Black actors share ‘heartbreaking’ experiences of how bad Hollywood is at handling their hair
Netflix

A viral Twitter thread is exposing how a lack of diversity behind the scenes in Hollywood is having an effect on Black actors and their hair.

“This s*** is so heartbreaking,” the first tweet says, which is accompanied by interview excerpts from Black actors who were appalled to discover make-up and hair departments didn’t know how to style Black women’s hair.

The actors include Boy Meets World’s Trina McGee and Tati Gabrielle from The Chilling Adventures of Sabrina, who both revealed they styled their own hair for their respective series as the crew didn’t understand Black hair.

High School Musical star Monique Coleman also said that her character Taylor wore her iconic headbands because the hair department had done her hair “very poorly in the front”, and so she suggested incorporating the accessory.

The thread features examples of countless actors who have spoken out about the unfair treatment they have received on sets when it comes to their hair.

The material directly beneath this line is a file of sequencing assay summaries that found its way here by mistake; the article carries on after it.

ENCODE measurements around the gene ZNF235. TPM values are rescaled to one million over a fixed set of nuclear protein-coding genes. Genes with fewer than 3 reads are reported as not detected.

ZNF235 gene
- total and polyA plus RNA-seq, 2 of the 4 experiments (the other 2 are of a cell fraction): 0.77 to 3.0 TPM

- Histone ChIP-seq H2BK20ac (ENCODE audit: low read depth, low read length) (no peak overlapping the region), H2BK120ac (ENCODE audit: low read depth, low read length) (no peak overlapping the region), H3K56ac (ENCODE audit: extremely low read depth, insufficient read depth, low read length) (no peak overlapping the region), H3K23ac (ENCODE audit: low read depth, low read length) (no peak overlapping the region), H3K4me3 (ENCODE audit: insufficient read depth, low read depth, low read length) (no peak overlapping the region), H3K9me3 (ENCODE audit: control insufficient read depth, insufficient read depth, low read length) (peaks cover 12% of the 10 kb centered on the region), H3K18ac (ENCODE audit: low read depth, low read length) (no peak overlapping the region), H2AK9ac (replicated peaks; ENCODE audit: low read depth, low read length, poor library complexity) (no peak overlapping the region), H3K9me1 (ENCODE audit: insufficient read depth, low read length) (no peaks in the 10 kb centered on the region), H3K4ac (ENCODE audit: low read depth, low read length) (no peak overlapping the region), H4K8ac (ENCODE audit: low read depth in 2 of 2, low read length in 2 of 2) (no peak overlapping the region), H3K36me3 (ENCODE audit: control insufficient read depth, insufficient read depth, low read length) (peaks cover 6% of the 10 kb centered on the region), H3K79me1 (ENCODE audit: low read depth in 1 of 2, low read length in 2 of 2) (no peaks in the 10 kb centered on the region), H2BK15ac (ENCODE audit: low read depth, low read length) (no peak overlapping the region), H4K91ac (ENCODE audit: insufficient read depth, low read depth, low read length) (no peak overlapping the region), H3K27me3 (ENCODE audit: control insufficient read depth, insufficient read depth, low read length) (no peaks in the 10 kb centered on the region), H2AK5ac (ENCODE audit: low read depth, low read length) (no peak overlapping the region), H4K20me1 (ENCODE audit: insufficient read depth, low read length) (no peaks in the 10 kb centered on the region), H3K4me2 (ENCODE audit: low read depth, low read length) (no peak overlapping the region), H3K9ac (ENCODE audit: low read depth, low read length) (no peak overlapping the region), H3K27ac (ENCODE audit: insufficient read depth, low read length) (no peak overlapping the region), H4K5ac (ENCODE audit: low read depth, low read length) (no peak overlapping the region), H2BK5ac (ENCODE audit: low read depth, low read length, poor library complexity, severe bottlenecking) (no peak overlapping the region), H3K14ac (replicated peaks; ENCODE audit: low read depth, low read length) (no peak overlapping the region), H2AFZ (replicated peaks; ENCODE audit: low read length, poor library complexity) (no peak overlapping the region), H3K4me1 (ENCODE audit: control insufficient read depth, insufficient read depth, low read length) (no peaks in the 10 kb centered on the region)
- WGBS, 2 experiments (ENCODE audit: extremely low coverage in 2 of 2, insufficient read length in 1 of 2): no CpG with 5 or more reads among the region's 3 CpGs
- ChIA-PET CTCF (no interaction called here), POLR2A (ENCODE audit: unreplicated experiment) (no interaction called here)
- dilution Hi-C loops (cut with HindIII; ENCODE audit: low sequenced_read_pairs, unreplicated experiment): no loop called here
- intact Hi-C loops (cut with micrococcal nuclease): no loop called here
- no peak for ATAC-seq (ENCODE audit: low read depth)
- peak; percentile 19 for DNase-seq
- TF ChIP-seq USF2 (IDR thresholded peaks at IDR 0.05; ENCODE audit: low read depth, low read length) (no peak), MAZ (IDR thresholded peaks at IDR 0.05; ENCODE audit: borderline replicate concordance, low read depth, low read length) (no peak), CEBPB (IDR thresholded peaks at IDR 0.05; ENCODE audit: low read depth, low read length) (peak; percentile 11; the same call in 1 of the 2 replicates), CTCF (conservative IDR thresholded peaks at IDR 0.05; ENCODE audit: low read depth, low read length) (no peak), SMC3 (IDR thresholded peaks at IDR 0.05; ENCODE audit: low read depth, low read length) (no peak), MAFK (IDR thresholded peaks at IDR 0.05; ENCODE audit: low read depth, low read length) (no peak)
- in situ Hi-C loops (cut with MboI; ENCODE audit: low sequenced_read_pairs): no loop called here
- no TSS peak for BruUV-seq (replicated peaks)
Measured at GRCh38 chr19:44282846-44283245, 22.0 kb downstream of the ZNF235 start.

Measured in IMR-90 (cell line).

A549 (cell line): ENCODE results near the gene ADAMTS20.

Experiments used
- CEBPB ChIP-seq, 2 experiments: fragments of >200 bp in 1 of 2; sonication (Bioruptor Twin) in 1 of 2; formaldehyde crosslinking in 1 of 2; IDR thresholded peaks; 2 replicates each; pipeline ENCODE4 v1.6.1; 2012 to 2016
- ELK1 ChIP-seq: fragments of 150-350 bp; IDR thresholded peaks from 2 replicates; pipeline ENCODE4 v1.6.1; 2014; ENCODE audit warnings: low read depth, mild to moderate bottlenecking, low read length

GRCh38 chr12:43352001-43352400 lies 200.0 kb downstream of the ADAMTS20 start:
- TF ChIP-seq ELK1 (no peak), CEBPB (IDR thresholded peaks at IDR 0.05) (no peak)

In another video, The Flash star Candice Patton explained that it’s “not enough” to simply hire actors from diverse backgrounds.

“If you are making the choice to hire diverse talent, you need to be aware of what comes with that,” she says. “You then have to make sure that those people are set up to succeed and win and feel safe. That comes with a lot of things and I don’t think networks in general are equipped to handle that.”

She adds that she doesn’t want to be labelled a “diva” for making a valid request for someone who knows how to style Black hair.

The thread shows the importance of hiring people in the hair and make-up department that understand a variety of hair textures – not just white people. Or even better, hiring Black hair stylists.

Several Black actors have revealed that they had to wake up early in the morning to do their own hair because they feared what it might look like on camera in the hands of someone else.

Others have also been inspired to speak up about their experiences with stylists unequipped to deal with Black hair.

It proves that representation behind the camera is just as important as representation on screen.

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